Mega Millions is Now at $1.6 Billion
Five things to do if you win the lottery:
Fortunes can change overnight – especially because the winning ticket in Mega Millions is now worth a staggering $1.6 billion – the largest jackpot in U.S. lottery history.
Dealing with a dream financial windfall, though, can bring you new financial issues you might well find unexpectedly challenging.
If you’re planning to win Mega Millions, know that advanced planning can ease your transition, provide long-term stability and eventually calm your emotions. Here are five things to do if you win:
- Get objective advice. Many people will want to give you advice, most well intended, some self-serving. You want to speak with a financial advisor who can provide unbiased recommendations. Choose a financial advisor like you choose other important professionals: reviewing qualifications and looking for a good match with your values and priorities. Financial advisors come with varying credentials, experience and expertise. Interview a few advisors before making a final decision. Ask each how he or she might approach working with you. Listen to your intuition and find someone who you feel listens to you and understands your needs and goals.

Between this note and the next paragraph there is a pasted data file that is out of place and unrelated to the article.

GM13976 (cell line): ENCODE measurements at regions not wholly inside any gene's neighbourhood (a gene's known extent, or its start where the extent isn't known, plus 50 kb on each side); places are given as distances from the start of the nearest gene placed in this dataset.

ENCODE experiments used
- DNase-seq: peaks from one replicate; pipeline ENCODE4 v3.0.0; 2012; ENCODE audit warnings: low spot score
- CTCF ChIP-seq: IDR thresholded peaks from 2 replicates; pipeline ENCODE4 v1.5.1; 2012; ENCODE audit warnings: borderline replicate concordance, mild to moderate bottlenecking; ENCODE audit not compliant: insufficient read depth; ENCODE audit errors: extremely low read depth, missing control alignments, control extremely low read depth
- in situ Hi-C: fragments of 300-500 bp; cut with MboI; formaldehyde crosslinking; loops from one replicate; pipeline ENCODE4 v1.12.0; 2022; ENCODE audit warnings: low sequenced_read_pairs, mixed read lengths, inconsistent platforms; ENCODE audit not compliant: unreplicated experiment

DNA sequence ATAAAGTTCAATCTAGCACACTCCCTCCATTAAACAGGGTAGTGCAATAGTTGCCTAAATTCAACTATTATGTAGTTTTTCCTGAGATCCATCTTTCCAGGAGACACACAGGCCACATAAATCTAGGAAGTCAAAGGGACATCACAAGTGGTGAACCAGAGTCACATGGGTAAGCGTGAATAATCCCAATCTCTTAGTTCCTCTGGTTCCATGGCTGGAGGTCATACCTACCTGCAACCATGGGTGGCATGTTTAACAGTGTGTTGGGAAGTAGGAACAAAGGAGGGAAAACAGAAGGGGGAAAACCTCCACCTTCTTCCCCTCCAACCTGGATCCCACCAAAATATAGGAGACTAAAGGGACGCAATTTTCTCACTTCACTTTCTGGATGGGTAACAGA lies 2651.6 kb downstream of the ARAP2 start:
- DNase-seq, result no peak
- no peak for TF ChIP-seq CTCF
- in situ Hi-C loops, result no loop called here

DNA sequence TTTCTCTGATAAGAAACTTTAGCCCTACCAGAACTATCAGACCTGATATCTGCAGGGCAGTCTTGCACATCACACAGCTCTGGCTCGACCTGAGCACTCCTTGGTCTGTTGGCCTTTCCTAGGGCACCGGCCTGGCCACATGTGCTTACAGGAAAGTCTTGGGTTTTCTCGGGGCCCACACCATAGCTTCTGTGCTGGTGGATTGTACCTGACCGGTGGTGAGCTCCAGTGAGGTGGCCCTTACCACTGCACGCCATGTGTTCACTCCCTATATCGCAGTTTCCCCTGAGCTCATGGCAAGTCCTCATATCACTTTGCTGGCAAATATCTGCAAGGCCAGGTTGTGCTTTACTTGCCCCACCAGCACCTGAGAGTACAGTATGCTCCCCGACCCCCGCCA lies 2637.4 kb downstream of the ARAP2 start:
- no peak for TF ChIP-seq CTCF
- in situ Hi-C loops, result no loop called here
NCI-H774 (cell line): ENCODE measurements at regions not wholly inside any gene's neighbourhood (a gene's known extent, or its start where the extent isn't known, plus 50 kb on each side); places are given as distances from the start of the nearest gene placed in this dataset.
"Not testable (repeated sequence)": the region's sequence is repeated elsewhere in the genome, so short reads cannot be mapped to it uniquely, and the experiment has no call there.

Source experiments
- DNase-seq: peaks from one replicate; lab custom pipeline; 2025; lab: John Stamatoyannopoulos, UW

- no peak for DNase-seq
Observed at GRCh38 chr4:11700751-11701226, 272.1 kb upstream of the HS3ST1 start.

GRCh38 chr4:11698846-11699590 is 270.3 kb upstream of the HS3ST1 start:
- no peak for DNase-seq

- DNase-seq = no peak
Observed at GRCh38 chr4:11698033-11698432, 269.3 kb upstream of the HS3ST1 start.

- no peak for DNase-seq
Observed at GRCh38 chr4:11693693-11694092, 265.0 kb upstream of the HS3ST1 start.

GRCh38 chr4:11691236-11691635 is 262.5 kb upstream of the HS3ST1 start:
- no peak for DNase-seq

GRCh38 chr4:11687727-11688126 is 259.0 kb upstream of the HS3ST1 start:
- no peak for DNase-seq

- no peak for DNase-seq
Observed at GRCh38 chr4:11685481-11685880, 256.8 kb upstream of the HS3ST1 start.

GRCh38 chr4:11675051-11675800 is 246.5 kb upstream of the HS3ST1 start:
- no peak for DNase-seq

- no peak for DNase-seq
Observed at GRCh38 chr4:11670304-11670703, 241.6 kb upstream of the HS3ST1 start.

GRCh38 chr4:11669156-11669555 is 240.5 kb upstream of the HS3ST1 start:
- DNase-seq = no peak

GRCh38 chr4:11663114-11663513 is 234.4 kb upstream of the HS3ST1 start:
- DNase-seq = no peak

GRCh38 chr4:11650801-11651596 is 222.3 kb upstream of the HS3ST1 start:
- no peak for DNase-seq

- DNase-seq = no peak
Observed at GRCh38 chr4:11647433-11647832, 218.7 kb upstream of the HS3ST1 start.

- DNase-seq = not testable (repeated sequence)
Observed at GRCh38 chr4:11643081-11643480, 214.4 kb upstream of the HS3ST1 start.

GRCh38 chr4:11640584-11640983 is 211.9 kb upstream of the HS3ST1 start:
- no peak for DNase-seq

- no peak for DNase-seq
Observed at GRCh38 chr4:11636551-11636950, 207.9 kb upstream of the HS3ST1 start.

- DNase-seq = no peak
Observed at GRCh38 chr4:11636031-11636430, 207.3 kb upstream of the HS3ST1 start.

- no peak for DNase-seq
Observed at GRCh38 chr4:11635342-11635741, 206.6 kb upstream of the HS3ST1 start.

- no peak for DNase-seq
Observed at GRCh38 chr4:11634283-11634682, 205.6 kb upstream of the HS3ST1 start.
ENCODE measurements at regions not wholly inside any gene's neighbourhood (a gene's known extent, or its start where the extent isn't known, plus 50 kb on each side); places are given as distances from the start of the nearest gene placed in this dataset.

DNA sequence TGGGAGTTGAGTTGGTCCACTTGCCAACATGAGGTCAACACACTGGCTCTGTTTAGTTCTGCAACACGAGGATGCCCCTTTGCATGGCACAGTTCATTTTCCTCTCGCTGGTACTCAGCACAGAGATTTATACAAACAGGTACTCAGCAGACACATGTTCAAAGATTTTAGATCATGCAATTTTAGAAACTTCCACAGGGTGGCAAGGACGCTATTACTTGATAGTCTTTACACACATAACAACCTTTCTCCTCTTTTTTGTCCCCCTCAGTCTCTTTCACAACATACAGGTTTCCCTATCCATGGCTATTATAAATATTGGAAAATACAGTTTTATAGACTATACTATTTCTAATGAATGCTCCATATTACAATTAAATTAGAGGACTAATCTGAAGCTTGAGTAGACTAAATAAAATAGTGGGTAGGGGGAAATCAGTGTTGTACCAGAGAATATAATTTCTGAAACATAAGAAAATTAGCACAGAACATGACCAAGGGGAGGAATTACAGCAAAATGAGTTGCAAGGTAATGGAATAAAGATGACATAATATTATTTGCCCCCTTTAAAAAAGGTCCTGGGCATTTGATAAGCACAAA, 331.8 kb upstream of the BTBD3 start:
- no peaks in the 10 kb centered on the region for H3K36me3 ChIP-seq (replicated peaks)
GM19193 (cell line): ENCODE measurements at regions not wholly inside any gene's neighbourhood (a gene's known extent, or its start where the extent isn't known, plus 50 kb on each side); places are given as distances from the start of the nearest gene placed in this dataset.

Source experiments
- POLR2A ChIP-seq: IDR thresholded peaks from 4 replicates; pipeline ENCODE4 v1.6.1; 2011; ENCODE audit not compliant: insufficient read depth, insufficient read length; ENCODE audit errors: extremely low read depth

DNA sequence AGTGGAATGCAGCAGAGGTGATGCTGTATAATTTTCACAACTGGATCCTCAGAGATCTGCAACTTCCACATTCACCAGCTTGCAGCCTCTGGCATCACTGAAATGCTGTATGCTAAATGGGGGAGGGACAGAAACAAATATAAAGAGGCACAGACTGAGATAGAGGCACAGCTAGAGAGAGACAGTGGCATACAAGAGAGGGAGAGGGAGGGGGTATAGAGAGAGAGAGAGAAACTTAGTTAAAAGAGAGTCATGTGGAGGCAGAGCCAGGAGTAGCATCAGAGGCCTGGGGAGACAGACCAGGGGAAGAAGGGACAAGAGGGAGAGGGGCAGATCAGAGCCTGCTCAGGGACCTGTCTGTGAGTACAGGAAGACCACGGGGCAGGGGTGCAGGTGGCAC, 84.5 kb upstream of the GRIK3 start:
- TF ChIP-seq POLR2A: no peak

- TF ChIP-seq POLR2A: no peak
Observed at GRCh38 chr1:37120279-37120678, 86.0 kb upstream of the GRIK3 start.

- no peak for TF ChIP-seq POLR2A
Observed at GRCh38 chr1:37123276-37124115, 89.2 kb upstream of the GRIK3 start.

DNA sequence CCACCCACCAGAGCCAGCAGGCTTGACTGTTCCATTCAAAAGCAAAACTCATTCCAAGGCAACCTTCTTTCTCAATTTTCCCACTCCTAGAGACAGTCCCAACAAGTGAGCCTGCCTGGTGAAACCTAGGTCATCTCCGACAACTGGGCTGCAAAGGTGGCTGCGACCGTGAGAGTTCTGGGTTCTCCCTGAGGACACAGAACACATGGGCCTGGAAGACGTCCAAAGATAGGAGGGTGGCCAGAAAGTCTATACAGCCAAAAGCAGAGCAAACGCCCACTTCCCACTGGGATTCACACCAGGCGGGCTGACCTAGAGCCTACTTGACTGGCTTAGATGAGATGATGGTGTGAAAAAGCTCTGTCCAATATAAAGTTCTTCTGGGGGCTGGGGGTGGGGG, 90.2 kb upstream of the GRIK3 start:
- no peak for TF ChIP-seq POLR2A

- Give yourself permission to succeed. If managing wealth is new to you, you might feel intimidated or even guilty for having money. Emotional barriers may make wise decisions harder. Therapists even coined a term for your situation: “Sudden Wealth Syndrome.” Symptoms include feeling isolated from former friends, guilt over good fortune and an extreme fear of losing all the money. Trust yourself to be responsible and remember to take the long view. You haven’t changed – just your finances have.
- Don’t be intimidated. Few people without specialized training can understand all the documents you see when considering your big-dollar investment options. Don’t hesitate to ask those you trust for advice or admit that you don’t understand everything. Don’t sign any paperwork you don’t understand. Make sure the financial advisor you choose will take time to help answer your questions.